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By the Chickasaw constitution no religious obligations are imposed. All denominations are protected. Free speech is guaranteed. No unreasonable search of person or house is permitted. Speedy trial is assured in criminal prosecutions, and persons are held responsible only on indictment or good information. All prisoners are bailable except those charged with murder. Remedy is provided for injury to lands, goods, person, or reputation. Excessive bail can not be exacted. No cruel or unusual punishments are inflicted. The right of trial by jury is inviolate. A person can not twice be put in jeopardy of life or limb for the same offense. The legislature has jurisdiction in the matter Of bearing arms. There is no imprisonment for debt. Elections are viva voce. All male persons over 19 years of age, by birth or adoption members of the Chickasaw Nation, who have resided 6 months immediately preceding any election in the nation, and not otherwise disqualified, are deemed qualified electors.
Chickasaw Council Senate and House, 1890
- Wall Lewis
- Martin Newberry
- Johnson Keel
- Willis Brown
- Billy Goforth
- Charley Mule
- Billy Hawkins
- Amos Colbert, Interpreter
- Albert McKinney
- Robert Newberry
- Benjamin Kemp, Clerk of House
- Hogan Keel
- Hogan Keel, House Interpreter
- Benjamin Pipey, Speaker of House
- Bob Kemp
- Sam Tyumby
- John Keep
- Chilli Alexander
- Thompson Pickens
- George Colbert
- Isom O. Kyaube
- Wall Alexander
- Dr. Falater
- Hogan Maytubly
Members of the senate and House of Representatives of the Chickasaw Nation are elected for 1 year. They receive $4 per diem. Senators must be 30 years of age and representatives 20 years of age. The number of senators shall never exceed two-thirds of the number of representatives. Each county is entitled to 3 senators and 5 representatives. The house and senate each choose their presiding and other officers. A two-third vote of either house is necessary to expel a member. Members of the legislature are exempt from arrest going and. returning, except for felony, breach of the peace, and treason. The business of the legislature is transacted with open doors. Without the consent of the other neither house can adjourn for more than 3 clays. All revenue and appropriation bills originate in the house. Senators and representatives are prohibited from holding any other civil office. The house has solo power of impeachment, and all impeachments are tried by the senate. In case of impeachment the parties convicted are subject to trial and punishment according to law, to removal from office, and are disqualified from holding any office of honor, trust, or profit under the Chickasaw government.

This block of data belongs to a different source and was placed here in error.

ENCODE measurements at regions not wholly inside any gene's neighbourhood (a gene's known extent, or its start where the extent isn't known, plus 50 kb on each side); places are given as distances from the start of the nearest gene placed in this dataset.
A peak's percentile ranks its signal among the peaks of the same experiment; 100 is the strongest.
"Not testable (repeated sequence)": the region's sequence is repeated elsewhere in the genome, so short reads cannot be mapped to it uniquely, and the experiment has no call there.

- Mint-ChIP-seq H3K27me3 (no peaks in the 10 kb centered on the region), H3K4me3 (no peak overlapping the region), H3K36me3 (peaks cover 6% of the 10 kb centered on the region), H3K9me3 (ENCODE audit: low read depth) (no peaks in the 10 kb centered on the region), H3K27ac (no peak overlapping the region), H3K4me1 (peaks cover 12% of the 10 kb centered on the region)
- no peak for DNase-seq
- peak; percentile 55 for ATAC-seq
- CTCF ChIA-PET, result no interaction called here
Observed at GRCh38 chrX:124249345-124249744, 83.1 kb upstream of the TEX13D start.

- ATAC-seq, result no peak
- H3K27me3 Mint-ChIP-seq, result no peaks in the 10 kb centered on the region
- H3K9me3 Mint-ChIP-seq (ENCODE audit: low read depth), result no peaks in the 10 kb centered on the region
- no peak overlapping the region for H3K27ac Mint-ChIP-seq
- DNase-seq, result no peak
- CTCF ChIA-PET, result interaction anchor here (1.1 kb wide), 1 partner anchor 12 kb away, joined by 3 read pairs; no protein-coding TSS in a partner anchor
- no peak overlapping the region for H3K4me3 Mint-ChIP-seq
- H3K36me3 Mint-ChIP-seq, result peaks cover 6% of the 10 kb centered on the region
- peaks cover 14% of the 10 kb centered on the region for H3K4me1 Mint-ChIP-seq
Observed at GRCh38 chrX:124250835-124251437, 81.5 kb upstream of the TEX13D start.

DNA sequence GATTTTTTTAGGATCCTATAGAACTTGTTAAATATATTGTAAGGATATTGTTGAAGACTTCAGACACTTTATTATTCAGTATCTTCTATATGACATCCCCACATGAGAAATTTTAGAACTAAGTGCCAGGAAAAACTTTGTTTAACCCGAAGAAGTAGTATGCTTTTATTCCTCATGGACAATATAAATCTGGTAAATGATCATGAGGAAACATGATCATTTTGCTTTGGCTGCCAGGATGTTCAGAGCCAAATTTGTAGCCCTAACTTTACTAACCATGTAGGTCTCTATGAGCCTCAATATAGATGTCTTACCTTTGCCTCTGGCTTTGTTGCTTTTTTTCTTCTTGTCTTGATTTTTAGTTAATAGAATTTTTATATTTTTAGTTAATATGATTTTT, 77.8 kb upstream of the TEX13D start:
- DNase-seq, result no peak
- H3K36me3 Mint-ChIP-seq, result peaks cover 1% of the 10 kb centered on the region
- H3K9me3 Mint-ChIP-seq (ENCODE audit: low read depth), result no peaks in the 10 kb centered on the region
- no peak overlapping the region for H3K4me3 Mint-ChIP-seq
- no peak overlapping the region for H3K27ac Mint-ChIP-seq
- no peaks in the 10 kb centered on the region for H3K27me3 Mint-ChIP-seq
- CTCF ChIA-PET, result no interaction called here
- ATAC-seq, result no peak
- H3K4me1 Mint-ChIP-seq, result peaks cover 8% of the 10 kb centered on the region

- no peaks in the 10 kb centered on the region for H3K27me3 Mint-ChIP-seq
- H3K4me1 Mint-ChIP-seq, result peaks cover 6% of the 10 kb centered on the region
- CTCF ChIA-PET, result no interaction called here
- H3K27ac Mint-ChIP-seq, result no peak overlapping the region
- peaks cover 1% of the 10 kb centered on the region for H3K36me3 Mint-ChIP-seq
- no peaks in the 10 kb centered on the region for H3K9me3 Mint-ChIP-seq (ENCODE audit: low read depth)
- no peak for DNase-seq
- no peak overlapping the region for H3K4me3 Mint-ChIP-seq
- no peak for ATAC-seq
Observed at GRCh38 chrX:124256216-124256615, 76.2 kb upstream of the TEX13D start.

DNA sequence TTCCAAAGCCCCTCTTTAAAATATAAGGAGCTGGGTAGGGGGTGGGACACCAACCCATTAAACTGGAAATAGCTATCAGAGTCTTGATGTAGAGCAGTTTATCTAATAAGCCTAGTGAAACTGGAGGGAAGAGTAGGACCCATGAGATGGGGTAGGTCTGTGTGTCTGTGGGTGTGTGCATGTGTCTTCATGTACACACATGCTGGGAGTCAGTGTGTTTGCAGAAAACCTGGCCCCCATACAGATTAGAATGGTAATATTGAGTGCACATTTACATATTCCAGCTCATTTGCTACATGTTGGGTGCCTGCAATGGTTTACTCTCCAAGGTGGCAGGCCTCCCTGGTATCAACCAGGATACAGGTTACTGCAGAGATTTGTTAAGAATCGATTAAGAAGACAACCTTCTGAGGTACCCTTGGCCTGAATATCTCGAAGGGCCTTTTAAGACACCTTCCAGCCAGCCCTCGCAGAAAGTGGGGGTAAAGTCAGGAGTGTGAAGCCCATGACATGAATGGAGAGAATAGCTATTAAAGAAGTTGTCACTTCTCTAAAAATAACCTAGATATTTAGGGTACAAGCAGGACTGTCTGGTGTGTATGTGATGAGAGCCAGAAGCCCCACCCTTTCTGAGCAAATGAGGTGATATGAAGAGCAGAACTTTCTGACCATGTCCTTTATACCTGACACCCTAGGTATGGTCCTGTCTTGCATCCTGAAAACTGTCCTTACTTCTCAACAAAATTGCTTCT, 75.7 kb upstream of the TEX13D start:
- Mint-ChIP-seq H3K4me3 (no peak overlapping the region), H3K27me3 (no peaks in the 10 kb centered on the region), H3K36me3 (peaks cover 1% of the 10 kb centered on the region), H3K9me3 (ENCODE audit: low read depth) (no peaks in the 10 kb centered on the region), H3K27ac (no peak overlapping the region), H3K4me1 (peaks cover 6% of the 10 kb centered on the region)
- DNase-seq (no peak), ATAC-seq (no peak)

The governor of the Chickasaw Nation is elected by the votes of the qualified electors and holds office for 2 years. The governor is not eligible for more than 4 years in any period of 6 years. He must be 30 years of age, a resident of the nation for one year next preceding his election, and a Chickasaw by birth or adoption. He can not hold any other office while governor. In case of death, removal, or resignation of the governor the president of the senate, and next the speaker of the House of Representatives succeeds him. The offices of secretary, auditor, treasurer, and attorney general of the Chickasaw Nation are provided for. They are required to attend at the seat of government, Tishomingo, quarterly and during each session of the legislature. The governor has the authority to call out the militia whenever he may deem it necessary for the protection and welfare of the nation. The executive receives an annual salary of $1,500.